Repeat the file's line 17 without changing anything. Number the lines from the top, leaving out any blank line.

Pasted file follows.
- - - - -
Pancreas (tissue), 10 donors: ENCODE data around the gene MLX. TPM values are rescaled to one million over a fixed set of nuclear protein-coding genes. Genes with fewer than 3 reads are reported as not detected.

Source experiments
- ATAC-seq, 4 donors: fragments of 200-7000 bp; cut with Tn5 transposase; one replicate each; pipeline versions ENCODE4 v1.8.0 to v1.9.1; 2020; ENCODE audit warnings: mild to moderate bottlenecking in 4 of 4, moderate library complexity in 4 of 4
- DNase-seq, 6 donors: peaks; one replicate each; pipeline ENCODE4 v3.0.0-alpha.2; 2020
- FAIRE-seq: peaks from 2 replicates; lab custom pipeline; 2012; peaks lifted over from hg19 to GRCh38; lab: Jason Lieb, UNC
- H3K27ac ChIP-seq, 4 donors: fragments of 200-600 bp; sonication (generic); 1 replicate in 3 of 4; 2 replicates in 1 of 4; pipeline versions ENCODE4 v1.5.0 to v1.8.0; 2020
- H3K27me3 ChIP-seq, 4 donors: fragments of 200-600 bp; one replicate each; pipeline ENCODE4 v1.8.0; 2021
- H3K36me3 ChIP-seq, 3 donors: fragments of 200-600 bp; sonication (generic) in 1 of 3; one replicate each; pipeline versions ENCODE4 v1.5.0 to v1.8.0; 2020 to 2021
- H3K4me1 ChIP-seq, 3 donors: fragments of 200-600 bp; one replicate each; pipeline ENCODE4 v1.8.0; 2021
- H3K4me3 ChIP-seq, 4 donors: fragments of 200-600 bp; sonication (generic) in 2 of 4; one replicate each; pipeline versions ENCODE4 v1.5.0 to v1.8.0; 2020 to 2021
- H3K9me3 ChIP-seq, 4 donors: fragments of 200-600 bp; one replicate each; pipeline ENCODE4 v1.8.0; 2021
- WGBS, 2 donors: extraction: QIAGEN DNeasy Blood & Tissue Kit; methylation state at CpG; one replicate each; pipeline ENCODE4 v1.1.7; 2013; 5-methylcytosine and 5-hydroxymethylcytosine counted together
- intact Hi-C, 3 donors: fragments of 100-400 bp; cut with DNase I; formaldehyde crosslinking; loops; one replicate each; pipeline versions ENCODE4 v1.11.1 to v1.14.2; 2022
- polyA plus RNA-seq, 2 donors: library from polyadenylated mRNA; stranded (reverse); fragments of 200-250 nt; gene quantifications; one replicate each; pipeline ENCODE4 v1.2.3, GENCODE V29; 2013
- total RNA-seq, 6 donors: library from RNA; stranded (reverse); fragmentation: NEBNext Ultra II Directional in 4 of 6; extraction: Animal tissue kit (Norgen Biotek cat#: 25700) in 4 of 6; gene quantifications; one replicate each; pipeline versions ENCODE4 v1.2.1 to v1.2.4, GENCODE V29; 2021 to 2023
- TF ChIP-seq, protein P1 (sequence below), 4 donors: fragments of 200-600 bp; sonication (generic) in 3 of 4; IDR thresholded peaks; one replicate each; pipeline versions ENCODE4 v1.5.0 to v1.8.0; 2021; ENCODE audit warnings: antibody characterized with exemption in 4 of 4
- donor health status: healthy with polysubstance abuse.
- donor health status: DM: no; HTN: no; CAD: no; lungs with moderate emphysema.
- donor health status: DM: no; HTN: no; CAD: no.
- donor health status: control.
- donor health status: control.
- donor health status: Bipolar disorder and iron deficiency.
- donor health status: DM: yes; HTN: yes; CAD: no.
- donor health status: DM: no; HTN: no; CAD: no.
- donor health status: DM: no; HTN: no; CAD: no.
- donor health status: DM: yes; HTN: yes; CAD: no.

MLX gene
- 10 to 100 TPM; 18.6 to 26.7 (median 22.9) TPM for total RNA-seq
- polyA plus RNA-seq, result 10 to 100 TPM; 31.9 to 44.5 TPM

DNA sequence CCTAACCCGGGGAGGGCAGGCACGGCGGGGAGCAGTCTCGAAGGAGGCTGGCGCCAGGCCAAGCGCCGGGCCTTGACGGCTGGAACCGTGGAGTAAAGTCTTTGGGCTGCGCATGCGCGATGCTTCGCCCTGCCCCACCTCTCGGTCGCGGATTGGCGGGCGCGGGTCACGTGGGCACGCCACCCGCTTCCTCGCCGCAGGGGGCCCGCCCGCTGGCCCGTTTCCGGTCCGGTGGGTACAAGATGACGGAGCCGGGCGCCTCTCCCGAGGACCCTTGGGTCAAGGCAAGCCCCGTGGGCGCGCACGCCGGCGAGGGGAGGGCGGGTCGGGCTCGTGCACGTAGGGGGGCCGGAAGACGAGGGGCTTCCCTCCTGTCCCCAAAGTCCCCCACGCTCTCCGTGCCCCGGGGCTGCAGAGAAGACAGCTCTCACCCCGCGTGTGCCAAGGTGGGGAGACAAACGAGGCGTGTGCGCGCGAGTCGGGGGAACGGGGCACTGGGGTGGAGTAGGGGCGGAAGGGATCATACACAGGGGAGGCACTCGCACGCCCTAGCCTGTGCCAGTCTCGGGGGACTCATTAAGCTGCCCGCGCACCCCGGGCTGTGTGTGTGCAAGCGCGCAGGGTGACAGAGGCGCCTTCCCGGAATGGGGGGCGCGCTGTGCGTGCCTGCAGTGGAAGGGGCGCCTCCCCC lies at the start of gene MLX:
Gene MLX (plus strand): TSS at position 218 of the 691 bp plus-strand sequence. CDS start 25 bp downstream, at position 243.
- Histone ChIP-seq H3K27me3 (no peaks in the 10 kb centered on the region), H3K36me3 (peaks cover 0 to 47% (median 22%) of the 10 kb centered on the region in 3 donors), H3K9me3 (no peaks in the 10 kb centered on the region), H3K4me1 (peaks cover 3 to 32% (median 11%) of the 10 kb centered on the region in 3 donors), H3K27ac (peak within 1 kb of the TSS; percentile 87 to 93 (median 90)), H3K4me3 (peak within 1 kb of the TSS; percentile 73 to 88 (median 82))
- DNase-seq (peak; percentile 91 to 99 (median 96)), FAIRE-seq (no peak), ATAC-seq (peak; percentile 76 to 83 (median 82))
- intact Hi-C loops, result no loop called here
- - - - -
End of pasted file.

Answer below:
- donor health status: healthy with polysubstance abuse.